Energy Environmental Group’s Raina Johnson is a self-described “cactus hugger” who understands what it takes to keep a construction project on track. Originally from the East Coast, Johnson, who is a wildlife biologist for EEG, moved to Arizona where her study of cacti helped her fall in love with the Sonoran Desert. When utility companies plan infrastructure projects in the Southwest, they’re increasingly calling on EEG and Johnson to salvage, protect and replant native species. EEG and Johnson have become so adept at assessing and working with native species that their strategies and tactics have become the Bureau of Land Management’s preferred approach.
“Infrastructure projects in Arizona and other parts of the Southwest regularly impact native species of plants,” Johnson said. “And the risks are even higher with linear projects like transmission lines, which cross several federal lands.”
In 2017, Maricopa County, Arizona’s Sun Valley to Morgan 230/500 kV transmission line project helped Johnson make her mark with plant salvage, especially cacti. That year, EC Source Services, of which EEG is a subsidiary, won the right to build 38 miles of the transmission line, including a 200-foot right-of-way. Most of the project was on Arizona state land, with approximately seven miles on land administered by the BLM. To keep the transmission line project on schedule and in compliance with environmental regulations, EC Source asked EEG to develop environmental plans, obtain permits, inspect and assess plant life, create reclamation plans, and monitor compliance.
Johnson’s part included a plant salvage assessment and ROW study, and her work ultimately salvaged approximately 4,900 plants, including many species of cacti. Johnson’s work on the project was an opportunity to study plant salvage techniques, survival rates, health trends, and the environment’s effect on several species of desert plants. As part of the EEG’s research, Johnson discovered that moving salvaged plants multiple times, which was standard practice at the time, reduced plant survivability by up to 40 percent.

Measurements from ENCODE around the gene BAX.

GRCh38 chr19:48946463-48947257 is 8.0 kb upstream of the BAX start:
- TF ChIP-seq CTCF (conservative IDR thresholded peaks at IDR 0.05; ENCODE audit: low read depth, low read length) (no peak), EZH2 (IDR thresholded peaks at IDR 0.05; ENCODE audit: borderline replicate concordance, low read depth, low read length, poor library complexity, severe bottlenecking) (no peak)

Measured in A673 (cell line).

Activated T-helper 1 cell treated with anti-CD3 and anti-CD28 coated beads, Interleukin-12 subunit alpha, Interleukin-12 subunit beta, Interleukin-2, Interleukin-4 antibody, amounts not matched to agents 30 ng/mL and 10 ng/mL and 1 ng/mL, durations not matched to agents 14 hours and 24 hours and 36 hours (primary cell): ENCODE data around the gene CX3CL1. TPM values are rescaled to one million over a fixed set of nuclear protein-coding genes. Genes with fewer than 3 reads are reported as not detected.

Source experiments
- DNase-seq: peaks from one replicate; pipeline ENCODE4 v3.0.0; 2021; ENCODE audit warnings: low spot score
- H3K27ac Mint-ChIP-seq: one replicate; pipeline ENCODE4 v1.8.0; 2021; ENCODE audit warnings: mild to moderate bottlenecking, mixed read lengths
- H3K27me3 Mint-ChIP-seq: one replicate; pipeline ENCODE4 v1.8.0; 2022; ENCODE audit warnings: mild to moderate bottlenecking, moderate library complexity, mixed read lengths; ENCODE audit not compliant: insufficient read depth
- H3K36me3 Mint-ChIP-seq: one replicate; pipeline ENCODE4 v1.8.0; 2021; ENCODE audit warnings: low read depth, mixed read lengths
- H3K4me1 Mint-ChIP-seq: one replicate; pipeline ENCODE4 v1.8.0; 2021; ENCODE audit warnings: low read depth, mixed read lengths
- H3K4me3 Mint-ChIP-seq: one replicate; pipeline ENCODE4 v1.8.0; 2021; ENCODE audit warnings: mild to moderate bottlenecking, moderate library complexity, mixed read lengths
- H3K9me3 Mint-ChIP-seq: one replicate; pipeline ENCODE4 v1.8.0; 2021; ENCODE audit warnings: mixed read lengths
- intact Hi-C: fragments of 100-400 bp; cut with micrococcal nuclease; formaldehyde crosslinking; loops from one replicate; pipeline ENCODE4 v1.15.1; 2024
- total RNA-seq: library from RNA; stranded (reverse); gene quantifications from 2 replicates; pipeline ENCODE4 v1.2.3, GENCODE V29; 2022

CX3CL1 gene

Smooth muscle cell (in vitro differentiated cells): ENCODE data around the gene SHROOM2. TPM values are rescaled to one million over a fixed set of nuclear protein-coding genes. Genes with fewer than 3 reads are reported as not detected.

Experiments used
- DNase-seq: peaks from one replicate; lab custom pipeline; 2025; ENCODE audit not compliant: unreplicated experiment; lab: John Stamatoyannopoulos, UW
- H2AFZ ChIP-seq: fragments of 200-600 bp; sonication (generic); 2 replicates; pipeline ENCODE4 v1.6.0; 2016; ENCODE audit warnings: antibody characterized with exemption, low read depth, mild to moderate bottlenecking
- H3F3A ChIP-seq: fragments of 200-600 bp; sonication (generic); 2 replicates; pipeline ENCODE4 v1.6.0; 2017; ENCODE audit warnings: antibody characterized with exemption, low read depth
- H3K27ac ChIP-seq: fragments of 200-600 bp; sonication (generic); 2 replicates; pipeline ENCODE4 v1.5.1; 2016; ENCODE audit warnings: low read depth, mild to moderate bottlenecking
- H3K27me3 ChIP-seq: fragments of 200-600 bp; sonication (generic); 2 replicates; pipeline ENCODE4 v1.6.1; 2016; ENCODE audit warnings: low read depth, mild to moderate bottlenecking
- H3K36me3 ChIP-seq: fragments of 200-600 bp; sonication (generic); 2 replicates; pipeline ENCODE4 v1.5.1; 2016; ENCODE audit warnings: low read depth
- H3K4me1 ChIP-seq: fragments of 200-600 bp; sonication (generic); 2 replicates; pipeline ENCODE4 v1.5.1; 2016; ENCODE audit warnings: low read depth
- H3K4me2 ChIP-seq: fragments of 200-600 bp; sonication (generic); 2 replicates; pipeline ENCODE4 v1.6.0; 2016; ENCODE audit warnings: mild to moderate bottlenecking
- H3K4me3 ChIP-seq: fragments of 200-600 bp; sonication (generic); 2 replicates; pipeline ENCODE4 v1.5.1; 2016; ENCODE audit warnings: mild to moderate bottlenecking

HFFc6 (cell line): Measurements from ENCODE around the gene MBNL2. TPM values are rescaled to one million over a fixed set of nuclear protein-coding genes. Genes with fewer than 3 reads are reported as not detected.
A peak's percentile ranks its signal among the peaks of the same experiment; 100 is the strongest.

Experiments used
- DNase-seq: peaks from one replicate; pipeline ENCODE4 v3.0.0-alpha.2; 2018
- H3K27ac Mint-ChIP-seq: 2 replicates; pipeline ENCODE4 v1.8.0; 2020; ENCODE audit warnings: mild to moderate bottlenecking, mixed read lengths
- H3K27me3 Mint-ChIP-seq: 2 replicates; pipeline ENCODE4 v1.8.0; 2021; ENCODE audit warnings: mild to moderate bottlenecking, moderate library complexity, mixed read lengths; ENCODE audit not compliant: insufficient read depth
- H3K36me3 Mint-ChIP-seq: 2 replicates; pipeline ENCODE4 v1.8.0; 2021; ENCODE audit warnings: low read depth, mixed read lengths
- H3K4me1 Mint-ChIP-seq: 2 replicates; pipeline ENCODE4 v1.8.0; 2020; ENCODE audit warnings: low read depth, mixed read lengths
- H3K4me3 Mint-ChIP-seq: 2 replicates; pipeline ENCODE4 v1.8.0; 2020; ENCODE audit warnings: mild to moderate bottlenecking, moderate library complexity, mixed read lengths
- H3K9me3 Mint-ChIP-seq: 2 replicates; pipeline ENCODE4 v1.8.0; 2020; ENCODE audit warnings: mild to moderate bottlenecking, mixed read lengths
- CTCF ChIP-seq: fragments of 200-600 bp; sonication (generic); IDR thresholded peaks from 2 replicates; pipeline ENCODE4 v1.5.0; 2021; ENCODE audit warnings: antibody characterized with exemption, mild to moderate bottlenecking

“Traditionally, crews take a cactus from its original location, move it to a nursery, and return the cactus to a suitable place,” added Johnson. “After studying this and discussing it with the BLM, we agreed on a ‘once-move’ technique that’s helped some species of cacti achieve a survivability rate of 94 percent.”
The once-move technique involves extracting and loading a cactus onto a construction loader’s cradle, transporting the plant to its new, permanent site, and then directly replanting the cactus from the vehicle’s cradle. Some cacti, like the Saguaro, reach a height of more than 12 feet and tip the scales at more than 3,500 lbs. Johnson learned and documented (in writing and with photos) the importance of new salvage techniques for improving water retention, excavation, moving and handling uprooted plants, and optimally positioning replanted cacti to halt damage from the sun and wind.
Johnson’s succulent management program, which sprang from the successful Maricopa County transmission line project, set an industry standard for plant salvage assessments. Since then, other agencies have mirrored Johnson’s salvage assessment format.